Christie Lake Water Levels
12 June 2017: Randy Hillier, MPP and Scott Reid, MP write an Open Letter regarding flooding in Tay Valley Township to Parks Canada: http://www.randyhilliermpp.com/open_letter_parks_canada_tay_valley.
Parks Canada reply to Open Letter from Randy Hillier, MPP and Scott Reid, MP – 13 September 2017
PC-Response-HillierReidLtr-13Sept2017 – pdf 3.4MB
22 August 2017: Your CLA directors have established a new committee to be known as “The CLA Water Level Committee”. Its purposes include:
- Communicating with those Christie Lake residents listed on the Association’s email distribution list for the purposes of providing information to them and obtaining information from them;
- Communicating with Parks Canada on behalf of the Association with the aim or goal of obtaining:
- information as to the policies, procedures and historical records relating to the construction, repair, operation and management of the Bob’s Lake Dam;
- Parks Canada’s agreement to permit the Association to have input into the operation and management of the Bob’s Lake Dam for the purpose of protecting the interests and rights of property owners on Christie Lake; and
- Communicating with consultants, stakeholders and other public and private authorities to gather appropriate information and documentation as the Committee deems appropriate.
Bruce McIntyre has been appointed as Chairman of the Committee.Brian Gold, Bruce McIntyre, Dick Wilson, Gordon Hill, Peter Higgins, Paul Jordan and Tom Ozere are the initial members of the Committee
If you have questions or wish to offer constructive comments, please email the Committee at firstname.lastname@example.org.
BTW – Parks Canada has advised that water levels are not expected to go down through the summer into fall as has been past practice. The reason, apart from a very high precipitation year, is that Parks Canada is trying to lower the high levels on Bobs Lake before winter sets in.
CLA-WLC – Letter to Minister of Environment and Climate Change
5 September 2017: the CLA Water Level Committee sent its initial letter to the Minister of Environment and Climate Change, the Minister responsible for Parks Canada (Ltr To Minister(17-09-05) Final). We shall report further upon receipt of the Minister’s reply.
31 October 2017: Jewel Cunningham, Director of Ontario Waterways, Parks Canada, responded to our letter of September 5, 2017. CLA – Ltr frm Parks Canada(17-10-31)J Cunningham for Minister.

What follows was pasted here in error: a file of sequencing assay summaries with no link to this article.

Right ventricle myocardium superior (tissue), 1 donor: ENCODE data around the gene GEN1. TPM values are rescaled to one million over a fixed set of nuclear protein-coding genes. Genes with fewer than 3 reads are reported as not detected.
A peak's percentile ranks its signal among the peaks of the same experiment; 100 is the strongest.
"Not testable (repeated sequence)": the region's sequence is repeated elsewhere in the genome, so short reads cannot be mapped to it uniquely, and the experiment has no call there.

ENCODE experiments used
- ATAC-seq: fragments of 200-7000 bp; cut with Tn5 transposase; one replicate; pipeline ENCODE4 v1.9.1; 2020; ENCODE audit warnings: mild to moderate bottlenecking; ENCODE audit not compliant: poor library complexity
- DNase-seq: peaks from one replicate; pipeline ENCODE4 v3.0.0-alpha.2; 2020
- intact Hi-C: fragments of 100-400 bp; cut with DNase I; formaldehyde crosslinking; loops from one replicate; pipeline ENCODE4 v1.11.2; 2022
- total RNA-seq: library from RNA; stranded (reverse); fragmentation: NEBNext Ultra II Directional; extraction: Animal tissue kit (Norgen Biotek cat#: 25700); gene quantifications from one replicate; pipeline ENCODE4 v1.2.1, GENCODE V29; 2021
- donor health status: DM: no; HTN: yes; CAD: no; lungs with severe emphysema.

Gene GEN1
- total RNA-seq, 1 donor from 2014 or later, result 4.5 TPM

15 March 2018: Bobs Lake Dam Community Update – March 2018 – pdf 319kB
27 March 2018: Bobs Lake Dam Community Update – April 2018 – pdf 316kB
4 April 2018: Parks Canada Launches Water Management InfoNet IBe Trent-Severn Rideau Canal Water MGMT – pdf 106kB
Parks Canada InfoNet Link: https://www.pc.gc.ca/en/lhn-nhs/on/rideau/info/infonet
Parks Canada Water Levels Page Link: http://pc.gc.ca/apps/WaterLevels/?siteId=100372&lat=44.68079887372447&lng=-76.2118148803711&z=9
26 July 2018: Bobs Lake Dam Community Update – July 2018 – pdf 420kB
30 Aug 2018: Bobs Lake Dam Community Update – August 2018 – pdf 456kB
5 Feb 2019: Bobs Lake Dam Community Update – February 2019 – pdf 277kB
5 March 2019: Bobs Lake Dam Update Presentation – March 2019 – pdf 7MB
Christie Lake (a flow through lake) is unique in that its water level is a function of what is happening on Bobs Lake (a reservoir lake). It also has a very shallow outlet which causes a restriction to the flows thereby slowing the passing of water downstream.
Water levels and flow rates on Christie Lake are influenced by this shallow and uncontrolled outlet of the lake (at Jordan’s Bridge) and the water control operation at the Bolingbroke Dam (at the Bobs Lake outlet) by Parks Canada – Rideau Canal System. Balancing flow and water levels is not an exact science and very subject to Mother Nature.
Flushing rates vary from lake to lake. The flushing rate of Christie Lake is ~ 2.7 times per year. This high turnover of water volume means that sediments, nutrients, and pollutants may not accumulate as quickly as in lakes with a lower flushing rate.
Water level is defined as the height (or elevation) of the water surface above the ‘geodetic datum’ (mean sea level), expressed here as Above Mean Sea Level (AMSL). It is usually expressed in metres (m). Note that we have set the following levels:
High water level at >155.0m based on historical water level data back to 1943;
Average level between 154.5m and 155.0m; and
Low water level at <154.5m.
There are three methods to determine water levels for Christie Lake:
- The most historic readings have been taken, and continue to be taken at Jordan’s Bridge. Daily readings are recorded by the Jordan family and provided to CLA which are posted to the CLA website. Thank you to the Jordan family for this important contribution;
- Parks Canada installed an electronic water level monitoring station in 2016 with access to telephone lines on the north shore of Christie Lake east of Jordan’s Bridge. This station is designed to record water levels every hour with data uploaded to Parks Canada on a daily basis. This will provide more accurate and timely water level statistics to Parks Canada and facilitate decision-making on the flow from Bobs Lake through Christie Lake at the Bolingbroke Dam; and
- RVCA also collects readings by means of a submerged pressure transducer that logs the water level year around and located in the area of South Bay. Water Level data is recovered three times per year.
Historic data from Parks Canada for the years 1943 to 2012 indicate the highest level recorded was 155.7m AMSL in 1949, and the lowest was 153.9m AMSL in 1951 – a difference of 1.8m or 5’10”. See historical charts below – last 10 years (2004-2014) plus data in 20 year segments.